Dallas Retail Market Dipped in 2020 as Stores Shuttered

DALLAS – (By Dale King, Realty News Report) – The Dallas-Fort Worth retail market, stumbling as many stores were shuttered, completed 2020 with a 91.7 percent level of occupancy, a significant drop from the 93.7 percent occupancy in 2019.

That isn’t terrific, but still not all that bad, considering the one-two pummeling that brick-and-mortar stores have received from the growing online market and the disastrous worldwide COVID-19 pandemic specifically.

“Even in light of the occupancy decline, the 91.7 percent rate still represents one of the better results for the market, which has only exceeded the 90 percent occupied rate 11 times (including 2020) during the past 31 years,” said Bob Young, executive managing director of Weitzman, the major Texas-based commercial real estate services firm, in the company’s year-end report.

Shopping Centers Galore

The Dallas-Fort Worth  retail market inventory “is the largest for any Texas metro area and is found in 42 submarkets that incorporate the Dallas and Fort Worth area and their suburbs,”  Young said

“The (Dallas-Fort Worth) market took a hit during 2020 as the pandemic resulted in numerous closings (including some from concepts that were already struggling pre-pandemic) from chains such as x, Tuesday Morning and Stage Stores.”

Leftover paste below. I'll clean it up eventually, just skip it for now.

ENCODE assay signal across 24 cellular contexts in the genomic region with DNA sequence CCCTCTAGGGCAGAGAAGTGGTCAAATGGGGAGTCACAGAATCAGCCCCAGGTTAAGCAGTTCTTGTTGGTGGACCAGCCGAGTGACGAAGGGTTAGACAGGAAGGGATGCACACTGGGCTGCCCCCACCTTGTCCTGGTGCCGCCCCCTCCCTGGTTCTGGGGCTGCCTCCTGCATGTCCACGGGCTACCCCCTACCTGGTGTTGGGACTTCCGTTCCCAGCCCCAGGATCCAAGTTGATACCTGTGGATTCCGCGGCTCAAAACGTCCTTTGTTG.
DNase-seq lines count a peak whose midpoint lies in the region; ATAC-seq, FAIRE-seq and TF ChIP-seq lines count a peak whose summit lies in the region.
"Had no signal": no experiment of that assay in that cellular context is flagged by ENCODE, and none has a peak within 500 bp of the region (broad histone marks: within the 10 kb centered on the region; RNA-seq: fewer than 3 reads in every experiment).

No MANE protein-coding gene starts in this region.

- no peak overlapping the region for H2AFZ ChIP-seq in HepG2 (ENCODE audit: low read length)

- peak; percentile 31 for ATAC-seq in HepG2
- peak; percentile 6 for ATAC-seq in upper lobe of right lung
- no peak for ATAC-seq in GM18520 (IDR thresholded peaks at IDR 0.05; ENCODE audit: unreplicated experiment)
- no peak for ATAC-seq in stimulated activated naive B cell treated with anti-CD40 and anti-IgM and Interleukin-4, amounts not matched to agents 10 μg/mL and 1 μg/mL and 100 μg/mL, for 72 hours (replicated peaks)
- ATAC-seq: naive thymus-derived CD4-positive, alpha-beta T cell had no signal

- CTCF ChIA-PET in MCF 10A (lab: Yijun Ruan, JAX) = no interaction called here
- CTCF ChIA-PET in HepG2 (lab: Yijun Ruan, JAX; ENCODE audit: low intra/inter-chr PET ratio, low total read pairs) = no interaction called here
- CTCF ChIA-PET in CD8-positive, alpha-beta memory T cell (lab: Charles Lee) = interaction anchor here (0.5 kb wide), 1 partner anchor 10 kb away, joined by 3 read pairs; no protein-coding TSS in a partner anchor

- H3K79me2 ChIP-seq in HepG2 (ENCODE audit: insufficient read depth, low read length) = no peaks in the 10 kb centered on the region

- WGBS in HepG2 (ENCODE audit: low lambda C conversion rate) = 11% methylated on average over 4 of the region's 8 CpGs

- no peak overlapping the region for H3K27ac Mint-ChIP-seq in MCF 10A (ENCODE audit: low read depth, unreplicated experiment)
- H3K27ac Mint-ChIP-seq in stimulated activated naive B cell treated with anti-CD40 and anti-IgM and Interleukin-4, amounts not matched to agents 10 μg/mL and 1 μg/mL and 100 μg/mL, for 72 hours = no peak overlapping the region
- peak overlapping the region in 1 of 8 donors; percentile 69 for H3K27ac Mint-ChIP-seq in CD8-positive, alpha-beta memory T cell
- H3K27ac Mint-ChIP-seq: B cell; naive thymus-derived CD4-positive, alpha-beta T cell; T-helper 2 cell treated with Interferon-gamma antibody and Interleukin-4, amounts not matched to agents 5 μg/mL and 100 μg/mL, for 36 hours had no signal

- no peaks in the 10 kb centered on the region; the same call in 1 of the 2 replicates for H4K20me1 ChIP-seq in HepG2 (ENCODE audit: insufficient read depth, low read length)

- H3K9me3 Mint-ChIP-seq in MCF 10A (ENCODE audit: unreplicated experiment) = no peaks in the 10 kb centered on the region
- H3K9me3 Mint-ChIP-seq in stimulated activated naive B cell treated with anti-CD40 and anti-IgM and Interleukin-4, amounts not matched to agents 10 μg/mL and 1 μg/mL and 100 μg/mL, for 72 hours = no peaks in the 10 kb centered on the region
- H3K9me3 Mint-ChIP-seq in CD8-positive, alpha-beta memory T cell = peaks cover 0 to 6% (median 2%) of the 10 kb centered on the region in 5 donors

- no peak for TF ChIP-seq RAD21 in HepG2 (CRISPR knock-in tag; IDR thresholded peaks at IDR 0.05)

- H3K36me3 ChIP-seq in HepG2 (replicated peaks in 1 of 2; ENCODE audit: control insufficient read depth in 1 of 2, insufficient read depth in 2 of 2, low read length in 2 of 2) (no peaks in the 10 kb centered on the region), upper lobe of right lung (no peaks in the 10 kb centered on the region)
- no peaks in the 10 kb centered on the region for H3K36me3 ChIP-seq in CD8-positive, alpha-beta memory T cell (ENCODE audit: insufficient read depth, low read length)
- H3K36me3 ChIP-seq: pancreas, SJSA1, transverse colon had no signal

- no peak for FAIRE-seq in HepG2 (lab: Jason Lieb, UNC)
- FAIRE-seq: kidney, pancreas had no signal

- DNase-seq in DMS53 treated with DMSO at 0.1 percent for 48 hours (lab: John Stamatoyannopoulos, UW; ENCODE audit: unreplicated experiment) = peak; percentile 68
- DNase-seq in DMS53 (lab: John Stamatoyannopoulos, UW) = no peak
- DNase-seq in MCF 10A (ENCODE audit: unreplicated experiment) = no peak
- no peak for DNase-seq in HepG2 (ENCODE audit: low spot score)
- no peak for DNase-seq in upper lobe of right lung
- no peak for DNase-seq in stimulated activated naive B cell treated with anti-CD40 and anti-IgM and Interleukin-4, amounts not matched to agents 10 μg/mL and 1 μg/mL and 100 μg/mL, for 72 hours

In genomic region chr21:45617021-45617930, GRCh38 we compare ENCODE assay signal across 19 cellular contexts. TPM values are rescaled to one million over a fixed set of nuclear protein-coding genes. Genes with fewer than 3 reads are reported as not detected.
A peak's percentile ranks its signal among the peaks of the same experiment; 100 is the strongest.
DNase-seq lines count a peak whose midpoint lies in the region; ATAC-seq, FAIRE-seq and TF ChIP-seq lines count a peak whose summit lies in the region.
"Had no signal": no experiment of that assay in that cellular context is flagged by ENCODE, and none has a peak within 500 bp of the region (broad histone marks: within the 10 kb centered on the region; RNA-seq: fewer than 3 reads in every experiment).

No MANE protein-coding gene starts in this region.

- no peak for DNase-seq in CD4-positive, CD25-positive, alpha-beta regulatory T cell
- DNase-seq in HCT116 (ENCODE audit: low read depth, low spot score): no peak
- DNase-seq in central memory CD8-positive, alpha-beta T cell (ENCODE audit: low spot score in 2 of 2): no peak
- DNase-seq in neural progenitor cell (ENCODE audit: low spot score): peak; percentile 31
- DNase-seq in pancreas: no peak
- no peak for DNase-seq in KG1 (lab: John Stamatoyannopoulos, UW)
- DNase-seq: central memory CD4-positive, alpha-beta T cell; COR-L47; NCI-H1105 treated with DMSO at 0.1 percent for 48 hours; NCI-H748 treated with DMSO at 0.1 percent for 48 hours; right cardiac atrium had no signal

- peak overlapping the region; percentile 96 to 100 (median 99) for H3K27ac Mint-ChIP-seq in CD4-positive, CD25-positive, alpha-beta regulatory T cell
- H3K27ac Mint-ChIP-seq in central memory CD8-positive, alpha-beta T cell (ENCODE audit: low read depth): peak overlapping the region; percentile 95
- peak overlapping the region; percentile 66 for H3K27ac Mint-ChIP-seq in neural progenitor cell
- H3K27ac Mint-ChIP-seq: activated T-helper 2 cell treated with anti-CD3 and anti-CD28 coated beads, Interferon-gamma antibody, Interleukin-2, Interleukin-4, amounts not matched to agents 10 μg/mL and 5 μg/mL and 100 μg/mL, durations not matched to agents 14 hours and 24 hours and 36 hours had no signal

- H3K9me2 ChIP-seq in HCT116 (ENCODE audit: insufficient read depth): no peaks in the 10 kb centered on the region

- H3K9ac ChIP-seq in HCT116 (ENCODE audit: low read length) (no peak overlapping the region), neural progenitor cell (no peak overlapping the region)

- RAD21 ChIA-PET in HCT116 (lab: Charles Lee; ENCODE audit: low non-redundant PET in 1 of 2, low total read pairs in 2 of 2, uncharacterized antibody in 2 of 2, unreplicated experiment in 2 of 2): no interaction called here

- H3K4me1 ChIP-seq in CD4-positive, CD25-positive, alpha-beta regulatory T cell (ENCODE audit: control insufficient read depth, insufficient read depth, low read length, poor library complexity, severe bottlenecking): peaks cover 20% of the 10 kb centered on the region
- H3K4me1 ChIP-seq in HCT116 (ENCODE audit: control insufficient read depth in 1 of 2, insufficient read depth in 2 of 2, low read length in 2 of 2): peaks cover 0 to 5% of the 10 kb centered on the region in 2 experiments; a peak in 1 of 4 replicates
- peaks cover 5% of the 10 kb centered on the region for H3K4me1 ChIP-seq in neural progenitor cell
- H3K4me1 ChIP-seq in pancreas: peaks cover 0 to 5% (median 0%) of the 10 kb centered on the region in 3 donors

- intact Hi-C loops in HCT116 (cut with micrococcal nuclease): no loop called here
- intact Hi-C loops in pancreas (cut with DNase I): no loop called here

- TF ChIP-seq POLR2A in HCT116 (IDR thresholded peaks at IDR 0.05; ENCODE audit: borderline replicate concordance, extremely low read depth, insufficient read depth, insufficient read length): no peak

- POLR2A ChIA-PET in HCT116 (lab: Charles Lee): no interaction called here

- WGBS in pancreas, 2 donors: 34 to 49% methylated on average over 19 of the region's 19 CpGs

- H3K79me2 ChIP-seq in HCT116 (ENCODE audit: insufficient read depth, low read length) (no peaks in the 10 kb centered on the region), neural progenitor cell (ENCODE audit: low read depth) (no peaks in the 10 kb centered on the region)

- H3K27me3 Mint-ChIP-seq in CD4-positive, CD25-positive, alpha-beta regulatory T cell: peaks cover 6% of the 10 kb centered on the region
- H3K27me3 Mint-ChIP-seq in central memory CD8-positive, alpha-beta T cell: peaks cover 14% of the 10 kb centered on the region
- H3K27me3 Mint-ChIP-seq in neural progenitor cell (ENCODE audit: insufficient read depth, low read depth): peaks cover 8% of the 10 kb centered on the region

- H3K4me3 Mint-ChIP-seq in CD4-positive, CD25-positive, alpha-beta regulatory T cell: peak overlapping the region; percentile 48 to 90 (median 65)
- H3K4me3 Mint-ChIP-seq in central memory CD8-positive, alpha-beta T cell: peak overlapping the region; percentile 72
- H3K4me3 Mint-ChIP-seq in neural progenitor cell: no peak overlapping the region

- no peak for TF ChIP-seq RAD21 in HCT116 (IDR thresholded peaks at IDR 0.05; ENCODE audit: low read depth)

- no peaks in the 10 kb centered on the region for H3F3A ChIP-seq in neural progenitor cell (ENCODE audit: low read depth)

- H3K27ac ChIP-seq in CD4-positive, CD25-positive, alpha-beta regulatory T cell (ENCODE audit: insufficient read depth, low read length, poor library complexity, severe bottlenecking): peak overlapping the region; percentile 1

Young continued: “Closings included JCPenney at Music City Mall in Lewisville, Belk at Dallas Galleria in March, Nordstrom at North East Mall, Tuesday Morning with six stores shuttered, Pier 1 with all 14 area locations shuttered, 24 Hour Fitness with 11 closings and Gold’s Gym with five closings.”

The report said the impact of overall vacancies was reduced somewhat because many shuttered stores are smaller-format locations.

Coincidentally, prior to the pandemic, the D-FW retail market reported one of its longest streaks ever of growing occupancy, which began when tenancy level reached 90 percent in 2013.

Leasing, the report says, “continued, thanks to an economy that created demand through residential and population growth. The leasing in existing retail projects stabilized occupancy since these leases represent the absorption of existing space.”

Feb. 5. 2021 Realty News Report Copyright 2021

File: Dallas Retail Market Dipped

Caption:  Bob Young of Weitzman says Dallas Retail Market Dipped in 2020. Belk, JCPenney, 24 Hour Fitness, Pier 1. Image: Weitzman

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